I remember my first week of internship very clearly – I was a part of my first code blue as a physician. Later that week, I had to have a goals of care discussion with a patient who had been in the hospital for 3 weeks (longer than I had been a doctor at that point). These were new experiences that I was eager for, but I was fortunate to have my routine that maintained a sense of normalcy for me, very much like naptime to my toddler. I was diligent in pre-rounding and seeing all my patients before my attending showed up, and would have formed a plan for their care before 8 AM.
Once the COVID-19 pandemic was in full swing here in the US, a lot of these things that were part of my routine as an intern suddenly went to the wayside. At my institution, interns were instructed not to pre-round on patients such as to minimize contact and potential infection transmission. Family meetings could only be conducted via telephone, or in some cases, video conference. Code blues were no longer a mad dash to the patient’s room, but rather, different hospital wards had different teams, such that a provider taking care of COVID+ patients does not go to a code blue for non-COVID patients and vice versa.
Rounding on these revamped inpatient teams has been…interesting to say the least. I can’t tell you the amount of times I or an attending will ask the patient a question about the patient and the response is “I don’t know, I haven’t seen them.” It’s great that interns are more comfortable admitting they don’t know something rather than lie about it, but at the same time, I can’t help but feel a sense of lack of ownership on their behalf.
Everybody will tell you that intern year sucks, and it’s rough, and they would hate to go back and do it again. But many people will also admit that they are impressed with how much they have learned and managed to push themselves beyond their perceived level of comfort during that time frame. I didn’t particularly enjoy coming to the hospital early each day I was on an inpatient service just to see my patients and review their charts, or going to the patient’s room for the umpteenth time in a day, but there have been a number of times where something meaningful was gleaned, and my ability to think critically and manage patients independently grew a little that day.
The thing that bothers me the most about these precautions is the huge change to goals of care discussions and family meetings. The logic behind it – minimizing spread of infection and exposures – makes sense and I agree with it completely. But it’s hard to develop good rapport with an individual only over the phone, and similarly, it’s difficult to comfort another human being digitally. There’s something about the physical presence of another person, the eye contact, and even the slightest gestures, that can help make the worst day of someone’s life a little less painful.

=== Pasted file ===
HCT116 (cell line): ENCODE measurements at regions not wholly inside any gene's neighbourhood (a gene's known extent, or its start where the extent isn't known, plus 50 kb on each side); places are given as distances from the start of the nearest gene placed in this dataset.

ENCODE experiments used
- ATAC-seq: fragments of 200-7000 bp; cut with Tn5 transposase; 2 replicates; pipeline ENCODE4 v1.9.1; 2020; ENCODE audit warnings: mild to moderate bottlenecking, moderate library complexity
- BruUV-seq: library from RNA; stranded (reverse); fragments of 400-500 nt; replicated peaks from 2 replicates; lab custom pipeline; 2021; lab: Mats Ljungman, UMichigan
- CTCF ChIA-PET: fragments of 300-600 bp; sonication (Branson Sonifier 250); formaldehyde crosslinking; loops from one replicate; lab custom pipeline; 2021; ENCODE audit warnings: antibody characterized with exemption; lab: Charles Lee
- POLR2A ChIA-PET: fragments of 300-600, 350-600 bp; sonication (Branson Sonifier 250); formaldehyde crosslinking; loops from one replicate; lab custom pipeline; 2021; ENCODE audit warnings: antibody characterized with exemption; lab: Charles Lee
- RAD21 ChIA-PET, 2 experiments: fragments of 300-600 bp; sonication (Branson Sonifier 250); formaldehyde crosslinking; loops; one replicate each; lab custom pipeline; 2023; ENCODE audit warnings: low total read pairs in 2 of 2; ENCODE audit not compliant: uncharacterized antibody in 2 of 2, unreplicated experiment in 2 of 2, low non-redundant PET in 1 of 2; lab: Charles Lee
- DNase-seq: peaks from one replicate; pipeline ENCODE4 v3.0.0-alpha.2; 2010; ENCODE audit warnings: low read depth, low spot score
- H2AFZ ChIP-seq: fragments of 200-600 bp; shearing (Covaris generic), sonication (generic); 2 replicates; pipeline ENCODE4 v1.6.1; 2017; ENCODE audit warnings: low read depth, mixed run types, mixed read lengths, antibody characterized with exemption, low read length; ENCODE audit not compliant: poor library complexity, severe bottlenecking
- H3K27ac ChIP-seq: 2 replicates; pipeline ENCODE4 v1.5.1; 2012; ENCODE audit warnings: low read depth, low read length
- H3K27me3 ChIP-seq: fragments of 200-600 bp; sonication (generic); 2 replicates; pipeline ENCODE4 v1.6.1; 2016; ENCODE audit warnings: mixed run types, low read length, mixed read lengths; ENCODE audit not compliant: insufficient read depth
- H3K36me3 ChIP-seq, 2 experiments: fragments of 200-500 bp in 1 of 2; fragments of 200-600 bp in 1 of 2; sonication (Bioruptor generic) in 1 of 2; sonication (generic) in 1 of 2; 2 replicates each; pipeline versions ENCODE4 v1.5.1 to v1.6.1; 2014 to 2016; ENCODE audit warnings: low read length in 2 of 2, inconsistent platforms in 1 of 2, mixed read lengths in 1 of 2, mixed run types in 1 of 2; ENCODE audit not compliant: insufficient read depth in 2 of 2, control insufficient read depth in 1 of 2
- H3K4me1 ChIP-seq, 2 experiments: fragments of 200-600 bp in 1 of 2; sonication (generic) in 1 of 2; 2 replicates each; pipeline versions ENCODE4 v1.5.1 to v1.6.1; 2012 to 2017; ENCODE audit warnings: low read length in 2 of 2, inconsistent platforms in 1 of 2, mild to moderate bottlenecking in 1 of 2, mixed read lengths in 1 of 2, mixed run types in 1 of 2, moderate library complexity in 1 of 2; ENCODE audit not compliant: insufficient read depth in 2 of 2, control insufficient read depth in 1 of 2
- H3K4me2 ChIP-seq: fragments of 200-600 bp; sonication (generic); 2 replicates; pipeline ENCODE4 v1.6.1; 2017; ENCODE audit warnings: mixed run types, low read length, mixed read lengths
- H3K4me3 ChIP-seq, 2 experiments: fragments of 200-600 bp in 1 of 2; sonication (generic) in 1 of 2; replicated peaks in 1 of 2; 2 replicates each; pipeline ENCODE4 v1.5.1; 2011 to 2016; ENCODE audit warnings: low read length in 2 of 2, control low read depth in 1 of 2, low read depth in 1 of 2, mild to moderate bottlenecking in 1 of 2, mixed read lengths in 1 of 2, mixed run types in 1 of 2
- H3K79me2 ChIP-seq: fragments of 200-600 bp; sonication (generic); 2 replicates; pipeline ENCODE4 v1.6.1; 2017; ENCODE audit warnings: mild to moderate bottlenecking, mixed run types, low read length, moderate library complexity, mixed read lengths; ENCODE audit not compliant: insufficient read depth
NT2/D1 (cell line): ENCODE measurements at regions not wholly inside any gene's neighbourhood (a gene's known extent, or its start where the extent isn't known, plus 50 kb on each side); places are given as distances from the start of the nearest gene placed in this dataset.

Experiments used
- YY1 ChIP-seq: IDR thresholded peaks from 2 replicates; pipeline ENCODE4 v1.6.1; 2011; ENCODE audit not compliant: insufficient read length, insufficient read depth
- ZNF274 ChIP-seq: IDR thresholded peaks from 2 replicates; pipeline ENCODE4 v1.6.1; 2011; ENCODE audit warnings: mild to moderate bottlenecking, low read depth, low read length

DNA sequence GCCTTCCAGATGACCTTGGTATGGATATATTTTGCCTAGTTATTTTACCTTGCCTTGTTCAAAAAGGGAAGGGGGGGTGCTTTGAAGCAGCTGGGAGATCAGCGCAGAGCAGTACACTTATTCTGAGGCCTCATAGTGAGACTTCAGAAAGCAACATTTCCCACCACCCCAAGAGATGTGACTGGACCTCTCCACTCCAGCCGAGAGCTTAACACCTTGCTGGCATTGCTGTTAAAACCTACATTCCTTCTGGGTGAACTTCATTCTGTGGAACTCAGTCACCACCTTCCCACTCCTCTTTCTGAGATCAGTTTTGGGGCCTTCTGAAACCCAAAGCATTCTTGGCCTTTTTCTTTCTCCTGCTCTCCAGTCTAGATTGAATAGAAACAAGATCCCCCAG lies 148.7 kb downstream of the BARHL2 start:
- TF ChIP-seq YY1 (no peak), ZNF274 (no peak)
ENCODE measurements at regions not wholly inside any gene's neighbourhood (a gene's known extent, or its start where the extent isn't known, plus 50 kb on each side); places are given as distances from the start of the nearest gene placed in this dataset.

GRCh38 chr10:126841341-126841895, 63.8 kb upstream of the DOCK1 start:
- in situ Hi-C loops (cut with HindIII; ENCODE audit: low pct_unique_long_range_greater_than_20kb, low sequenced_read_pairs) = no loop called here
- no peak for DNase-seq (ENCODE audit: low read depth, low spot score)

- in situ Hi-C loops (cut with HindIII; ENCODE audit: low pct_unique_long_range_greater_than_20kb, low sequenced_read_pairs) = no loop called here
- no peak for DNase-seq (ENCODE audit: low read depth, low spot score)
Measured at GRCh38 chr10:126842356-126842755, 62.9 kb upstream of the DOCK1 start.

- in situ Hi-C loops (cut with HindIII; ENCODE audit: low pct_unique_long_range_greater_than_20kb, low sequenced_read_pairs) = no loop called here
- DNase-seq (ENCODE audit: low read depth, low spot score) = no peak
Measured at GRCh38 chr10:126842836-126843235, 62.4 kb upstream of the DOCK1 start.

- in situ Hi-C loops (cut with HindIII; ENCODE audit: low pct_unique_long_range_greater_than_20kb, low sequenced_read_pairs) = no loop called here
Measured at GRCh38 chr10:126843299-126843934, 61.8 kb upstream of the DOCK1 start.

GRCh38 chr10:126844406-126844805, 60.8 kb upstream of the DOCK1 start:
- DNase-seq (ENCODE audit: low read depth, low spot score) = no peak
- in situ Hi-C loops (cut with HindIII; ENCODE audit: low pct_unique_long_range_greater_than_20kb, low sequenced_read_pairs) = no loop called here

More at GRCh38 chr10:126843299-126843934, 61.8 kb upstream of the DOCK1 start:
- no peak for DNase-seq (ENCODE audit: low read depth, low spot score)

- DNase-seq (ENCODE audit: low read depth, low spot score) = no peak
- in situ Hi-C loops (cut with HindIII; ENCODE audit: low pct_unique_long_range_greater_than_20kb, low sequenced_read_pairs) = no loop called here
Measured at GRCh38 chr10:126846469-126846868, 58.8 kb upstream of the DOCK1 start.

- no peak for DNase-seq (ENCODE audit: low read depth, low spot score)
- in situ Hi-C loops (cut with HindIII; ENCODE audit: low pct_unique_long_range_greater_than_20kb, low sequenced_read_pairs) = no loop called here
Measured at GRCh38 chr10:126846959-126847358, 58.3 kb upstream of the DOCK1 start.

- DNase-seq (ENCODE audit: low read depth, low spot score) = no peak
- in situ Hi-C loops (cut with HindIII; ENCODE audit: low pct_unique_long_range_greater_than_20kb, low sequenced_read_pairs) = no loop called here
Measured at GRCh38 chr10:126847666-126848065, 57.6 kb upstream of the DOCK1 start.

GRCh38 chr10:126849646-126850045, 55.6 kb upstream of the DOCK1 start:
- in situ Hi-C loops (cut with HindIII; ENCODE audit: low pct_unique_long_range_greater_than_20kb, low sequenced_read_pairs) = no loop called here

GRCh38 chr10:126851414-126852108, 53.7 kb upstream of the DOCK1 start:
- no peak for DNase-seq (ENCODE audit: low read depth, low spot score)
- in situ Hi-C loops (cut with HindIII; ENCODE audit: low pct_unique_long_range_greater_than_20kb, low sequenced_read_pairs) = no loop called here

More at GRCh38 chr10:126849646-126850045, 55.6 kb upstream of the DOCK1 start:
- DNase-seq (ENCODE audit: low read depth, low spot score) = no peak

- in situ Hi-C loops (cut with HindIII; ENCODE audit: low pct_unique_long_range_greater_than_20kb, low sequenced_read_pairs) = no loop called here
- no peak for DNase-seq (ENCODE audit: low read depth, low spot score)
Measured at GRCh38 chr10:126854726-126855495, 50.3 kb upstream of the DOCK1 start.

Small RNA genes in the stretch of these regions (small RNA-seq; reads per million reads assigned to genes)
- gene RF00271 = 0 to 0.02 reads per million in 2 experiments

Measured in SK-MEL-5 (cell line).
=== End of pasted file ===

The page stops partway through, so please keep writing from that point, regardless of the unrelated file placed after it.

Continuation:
It’s quite fortunate that these protocol changes came more than halfway through the academic year, when interns at least have a handle on what things to look out for and have developed their own sense of alarm from glancing at the chart. I can’t imagine starting intern year where I only physically interact with “my” patients during rounds with my attending, or via telephone, unless there is some kind of emergency.
On the other hand, this is accelerating our embrace of telemedicine on the outpatient side, which is good for both patients and providers in many cases, and from my anecdotal experience, has resulted in a lot fewer “no-shows.” Interns are afforded more sleep, and arguably learning to pay more attention to vital signs changes and lab value changes – or at least they’re getting a better sense of when they should actually get up and go see the patient (sometimes at the urging of their senior 😊). This could simply be an inevitable step in the evolution of medical education that was accelerated by the pandemic, but I can’t say I feel that all these changes should be here to stay.
Whether it was fumbling through morning rounds and trying to formulate a new plan based on overnight events, or developing my emotional intelligence and flexing that empathy muscle, these were formative experiences for me during my intern year that have significantly contributed to my development as a clinician. These could just be the ramblings of a dinosaur, much akin to the older physicians talking about their paper charts, fibrinolytics and 48 hour calls, but I do hope some of these changes can be undone soon, for the sake of our trainees as well as our patients and their families.
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Adham Karim is a 3rd year resident going into cardiology. He plans to join the burgeoning field of cardiology critical care, and when he’s not taking H&P’s, he’s outdoors trying to get as much sunlight as possible. Adham enjoys rock climbing, soccer, and the occasional Spartan Race. For more articles by Adham, check out his blog www.critcarecardio.com. Follow on Twitter: @critcarecardio